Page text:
In a news release, Hornet said that in order to end the epidemic, help is needed to promote HIV services in ways that are far-reaching and lasting. Traditional advertising does not reach all users in need of health services. Sophisticated geo-specific resources are powerful. Within the Hornet app, social network members can use the tool to find the 10 closest HIV locations. The widget is supported by the Centers for Disease Control and Prevention and is available for free, the article said.

Pitt Men’s Study highlighted

Posted August 21, 2014 by Nathaniel
Categories: Media

fightagainstaidsThe Pitt Men’s Study was recently highlighted in an issue ROOTS, a publication by the Jewish Healthcare Foundation, entitled “The Fight Against AIDS 1981-2014: A Pittsburgh Story.” The book contains some early history of the PMS as well as other local organizations. Check out a PDF of it here.

Using medication to prevent HIV can result in stigma

Posted August 11, 2014 by administrator
Categories: Community, Features, Stigma

From GPB News

In order to slow the spread of HIV, certain people who do not have the virus but are at risk should take medicine to prevent becoming infected. That’s the recommendation of the Centers for Disease Control and Prevention and, just recently, the World Health Organization. The preventive treatment is known as PrEP, for pre-exposure prophylaxis.

Eric McCulley made the decision to start PrEP. He’s 40, gay and HIV-negative. Outside an Atlanta coffee shop, he pulls out a plastic baggy with a few blue pills. “They’re a decent size, actually,” he says. “Some people might call them a horse pill.” The pill is called Truvada, a combination of two drugs used to treat HIV. Despite McCulley’s negative HIV status, he’s taken the pill daily for the past few months.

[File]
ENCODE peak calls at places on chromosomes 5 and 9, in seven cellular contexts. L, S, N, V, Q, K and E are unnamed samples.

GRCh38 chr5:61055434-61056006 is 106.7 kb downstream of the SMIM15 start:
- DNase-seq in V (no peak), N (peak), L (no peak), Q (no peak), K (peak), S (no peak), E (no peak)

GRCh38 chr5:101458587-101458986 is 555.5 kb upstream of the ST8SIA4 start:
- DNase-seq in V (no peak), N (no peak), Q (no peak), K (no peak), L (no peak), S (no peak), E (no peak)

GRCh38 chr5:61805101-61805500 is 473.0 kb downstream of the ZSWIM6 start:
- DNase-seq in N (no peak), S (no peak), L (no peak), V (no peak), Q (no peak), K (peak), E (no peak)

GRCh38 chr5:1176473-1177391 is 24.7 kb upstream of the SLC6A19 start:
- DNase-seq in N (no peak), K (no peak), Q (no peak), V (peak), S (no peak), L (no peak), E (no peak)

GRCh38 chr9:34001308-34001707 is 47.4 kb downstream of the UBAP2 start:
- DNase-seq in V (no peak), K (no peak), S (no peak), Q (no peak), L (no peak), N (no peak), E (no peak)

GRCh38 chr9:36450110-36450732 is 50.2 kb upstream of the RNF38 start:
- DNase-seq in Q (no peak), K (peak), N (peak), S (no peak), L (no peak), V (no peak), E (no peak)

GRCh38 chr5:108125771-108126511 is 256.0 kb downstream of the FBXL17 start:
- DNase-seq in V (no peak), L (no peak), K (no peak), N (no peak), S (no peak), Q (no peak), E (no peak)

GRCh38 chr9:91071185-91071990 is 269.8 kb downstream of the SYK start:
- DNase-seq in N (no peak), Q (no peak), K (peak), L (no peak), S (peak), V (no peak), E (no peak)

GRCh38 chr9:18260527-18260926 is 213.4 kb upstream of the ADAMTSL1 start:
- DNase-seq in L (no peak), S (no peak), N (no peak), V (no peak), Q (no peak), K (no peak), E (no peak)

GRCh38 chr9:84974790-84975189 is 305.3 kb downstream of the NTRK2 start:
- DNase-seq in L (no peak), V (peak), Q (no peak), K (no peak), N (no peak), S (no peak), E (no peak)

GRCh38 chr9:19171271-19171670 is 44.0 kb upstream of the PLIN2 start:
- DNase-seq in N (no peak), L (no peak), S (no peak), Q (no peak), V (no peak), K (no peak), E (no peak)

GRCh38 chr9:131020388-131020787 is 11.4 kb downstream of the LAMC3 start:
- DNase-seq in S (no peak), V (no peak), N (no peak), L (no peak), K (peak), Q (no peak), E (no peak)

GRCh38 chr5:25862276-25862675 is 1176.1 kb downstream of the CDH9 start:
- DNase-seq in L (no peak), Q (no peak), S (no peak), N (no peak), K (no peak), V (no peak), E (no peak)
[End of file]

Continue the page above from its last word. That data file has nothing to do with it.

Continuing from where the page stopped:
After hearing about the treatment and doing extensive research on his own, McCulley made an appointment with his primary care doctor earlier this year. “He was very supportive about it. He encouraged me to do it,” he says. “He gave me a lot of stuff to read, gave me a lot of stuff to think about, and told me I was a good candidate for it. So off we went.”

So far, McCulley says, the only change the drug has made in his life is in his attitude. “I have what I was looking for. I have peace of mind. I feel like I’ve taken responsibility for my health,” he says.

But some PrEP users worry that not everybody in the medical community is up to speed. Although Truvada has been on the market for a decade, only recently have prescribing guidelines been available. Dylan West is a 25-year-old Atlanta resident and works in international aid. He is also gay and recently found out firsthand that not every doctor is as familiar with PrEP as McCulley’s is.

Continue reading

Posted August 7, 2014 by administrator
Categories: Community, HIV care